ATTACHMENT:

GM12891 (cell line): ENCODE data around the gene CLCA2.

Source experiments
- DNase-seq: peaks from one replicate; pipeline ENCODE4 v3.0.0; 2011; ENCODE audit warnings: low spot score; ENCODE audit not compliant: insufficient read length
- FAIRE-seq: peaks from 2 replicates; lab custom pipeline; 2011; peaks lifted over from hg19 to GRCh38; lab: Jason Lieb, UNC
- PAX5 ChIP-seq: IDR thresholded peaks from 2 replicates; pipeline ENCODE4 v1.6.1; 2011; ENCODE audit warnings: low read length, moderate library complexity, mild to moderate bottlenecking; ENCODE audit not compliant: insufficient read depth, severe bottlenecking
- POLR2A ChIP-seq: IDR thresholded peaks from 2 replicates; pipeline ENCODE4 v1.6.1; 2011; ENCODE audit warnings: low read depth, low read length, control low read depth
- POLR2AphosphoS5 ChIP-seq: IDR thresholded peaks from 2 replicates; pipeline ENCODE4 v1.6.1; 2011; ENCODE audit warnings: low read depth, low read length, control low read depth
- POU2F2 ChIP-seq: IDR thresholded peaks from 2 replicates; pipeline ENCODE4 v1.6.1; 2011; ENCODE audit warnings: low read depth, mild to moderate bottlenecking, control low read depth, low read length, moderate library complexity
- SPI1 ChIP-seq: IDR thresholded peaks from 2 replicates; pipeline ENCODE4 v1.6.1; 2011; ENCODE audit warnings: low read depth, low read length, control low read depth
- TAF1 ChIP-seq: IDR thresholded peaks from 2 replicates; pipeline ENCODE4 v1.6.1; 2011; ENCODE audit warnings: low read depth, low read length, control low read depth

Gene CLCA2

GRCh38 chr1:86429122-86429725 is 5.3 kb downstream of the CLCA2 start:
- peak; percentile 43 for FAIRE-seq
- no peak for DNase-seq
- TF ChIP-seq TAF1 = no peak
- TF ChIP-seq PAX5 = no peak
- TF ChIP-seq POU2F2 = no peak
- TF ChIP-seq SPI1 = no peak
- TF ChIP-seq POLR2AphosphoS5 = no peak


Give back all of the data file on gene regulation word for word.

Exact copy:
GM12891 (cell line): ENCODE data around the gene CLCA2.

Source experiments
- DNase-seq: peaks from one replicate; pipeline ENCODE4 v3.0.0; 2011; ENCODE audit warnings: low spot score; ENCODE audit not compliant: insufficient read length
- FAIRE-seq: peaks from 2 replicates; lab custom pipeline; 2011; peaks lifted over from hg19 to GRCh38; lab: Jason Lieb, UNC
- PAX5 ChIP-seq: IDR thresholded peaks from 2 replicates; pipeline ENCODE4 v1.6.1; 2011; ENCODE audit warnings: low read length, moderate library complexity, mild to moderate bottlenecking; ENCODE audit not compliant: insufficient read depth, severe bottlenecking
- POLR2A ChIP-seq: IDR thresholded peaks from 2 replicates; pipeline ENCODE4 v1.6.1; 2011; ENCODE audit warnings: low read depth, low read length, control low read depth
- POLR2AphosphoS5 ChIP-seq: IDR thresholded peaks from 2 replicates; pipeline ENCODE4 v1.6.1; 2011; ENCODE audit warnings: low read depth, low read length, control low read depth
- POU2F2 ChIP-seq: IDR thresholded peaks from 2 replicates; pipeline ENCODE4 v1.6.1; 2011; ENCODE audit warnings: low read depth, mild to moderate bottlenecking, control low read depth, low read length, moderate library complexity
- SPI1 ChIP-seq: IDR thresholded peaks from 2 replicates; pipeline ENCODE4 v1.6.1; 2011; ENCODE audit warnings: low read depth, low read length, control low read depth
- TAF1 ChIP-seq: IDR thresholded peaks from 2 replicates; pipeline ENCODE4 v1.6.1; 2011; ENCODE audit warnings: low read depth, low read length, control low read depth

Gene CLCA2

GRCh38 chr1:86429122-86429725 is 5.3 kb downstream of the CLCA2 start:
- peak; percentile 43 for FAIRE-seq
- no peak for DNase-seq
- TF ChIP-seq TAF1 = no peak
- TF ChIP-seq PAX5 = no peak
- TF ChIP-seq POU2F2 = no peak
- TF ChIP-seq SPI1 = no peak
- TF ChIP-seq POLR2AphosphoS5 = no peak